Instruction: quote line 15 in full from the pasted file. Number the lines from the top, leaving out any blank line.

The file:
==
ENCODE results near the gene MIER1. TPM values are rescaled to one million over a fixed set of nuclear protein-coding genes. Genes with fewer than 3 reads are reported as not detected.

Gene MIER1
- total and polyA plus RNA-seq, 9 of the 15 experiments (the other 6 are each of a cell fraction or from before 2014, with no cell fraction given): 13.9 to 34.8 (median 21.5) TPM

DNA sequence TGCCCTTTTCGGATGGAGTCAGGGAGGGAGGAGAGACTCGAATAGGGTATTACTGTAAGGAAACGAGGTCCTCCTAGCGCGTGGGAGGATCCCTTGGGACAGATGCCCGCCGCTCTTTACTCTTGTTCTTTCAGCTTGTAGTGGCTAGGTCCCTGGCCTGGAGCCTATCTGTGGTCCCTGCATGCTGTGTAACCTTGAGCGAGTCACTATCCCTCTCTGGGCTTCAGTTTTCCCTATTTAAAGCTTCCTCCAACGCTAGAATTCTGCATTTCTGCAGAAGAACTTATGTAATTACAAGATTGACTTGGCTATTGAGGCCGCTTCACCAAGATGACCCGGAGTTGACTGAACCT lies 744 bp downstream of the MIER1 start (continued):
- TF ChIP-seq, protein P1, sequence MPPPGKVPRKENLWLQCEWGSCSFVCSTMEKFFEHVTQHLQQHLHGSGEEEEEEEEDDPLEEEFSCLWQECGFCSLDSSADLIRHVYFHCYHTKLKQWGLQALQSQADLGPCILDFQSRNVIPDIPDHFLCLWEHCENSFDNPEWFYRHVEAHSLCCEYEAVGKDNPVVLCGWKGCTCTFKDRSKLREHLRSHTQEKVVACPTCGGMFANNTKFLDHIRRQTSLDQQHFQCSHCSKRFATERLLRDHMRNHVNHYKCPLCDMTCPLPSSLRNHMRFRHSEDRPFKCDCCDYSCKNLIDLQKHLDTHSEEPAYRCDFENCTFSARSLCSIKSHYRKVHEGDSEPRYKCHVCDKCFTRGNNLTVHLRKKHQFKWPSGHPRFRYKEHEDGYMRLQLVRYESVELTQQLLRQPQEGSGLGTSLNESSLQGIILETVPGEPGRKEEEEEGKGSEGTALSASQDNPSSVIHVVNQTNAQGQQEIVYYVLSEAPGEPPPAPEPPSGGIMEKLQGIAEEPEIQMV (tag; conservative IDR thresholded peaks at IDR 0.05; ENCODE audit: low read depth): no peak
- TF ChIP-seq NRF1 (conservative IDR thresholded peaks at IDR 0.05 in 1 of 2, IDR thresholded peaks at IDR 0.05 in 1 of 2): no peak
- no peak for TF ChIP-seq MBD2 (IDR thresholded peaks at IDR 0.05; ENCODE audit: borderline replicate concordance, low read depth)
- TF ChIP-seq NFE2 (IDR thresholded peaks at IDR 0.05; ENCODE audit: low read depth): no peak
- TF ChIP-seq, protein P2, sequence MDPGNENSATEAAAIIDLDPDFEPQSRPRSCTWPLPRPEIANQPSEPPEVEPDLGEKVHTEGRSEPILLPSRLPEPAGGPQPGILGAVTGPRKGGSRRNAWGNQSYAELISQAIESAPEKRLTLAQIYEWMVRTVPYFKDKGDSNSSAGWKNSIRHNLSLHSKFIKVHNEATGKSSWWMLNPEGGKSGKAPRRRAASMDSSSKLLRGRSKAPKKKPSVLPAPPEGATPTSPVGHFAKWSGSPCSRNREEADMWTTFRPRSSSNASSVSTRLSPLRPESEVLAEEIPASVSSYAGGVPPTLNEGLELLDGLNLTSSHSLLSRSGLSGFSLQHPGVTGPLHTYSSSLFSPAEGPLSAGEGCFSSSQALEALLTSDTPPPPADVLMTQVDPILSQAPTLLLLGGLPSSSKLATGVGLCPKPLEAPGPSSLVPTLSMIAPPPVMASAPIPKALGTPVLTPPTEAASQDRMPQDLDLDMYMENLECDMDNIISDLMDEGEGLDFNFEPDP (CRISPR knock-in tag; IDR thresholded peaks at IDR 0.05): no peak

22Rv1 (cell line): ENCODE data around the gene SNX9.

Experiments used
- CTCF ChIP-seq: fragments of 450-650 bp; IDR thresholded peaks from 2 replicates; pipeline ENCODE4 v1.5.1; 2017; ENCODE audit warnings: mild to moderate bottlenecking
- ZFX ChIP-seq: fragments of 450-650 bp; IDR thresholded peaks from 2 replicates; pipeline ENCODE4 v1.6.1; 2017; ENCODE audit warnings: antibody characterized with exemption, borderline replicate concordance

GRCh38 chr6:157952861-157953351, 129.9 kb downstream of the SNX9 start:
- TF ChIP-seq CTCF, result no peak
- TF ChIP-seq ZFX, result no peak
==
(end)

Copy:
- TF ChIP-seq CTCF, result no peak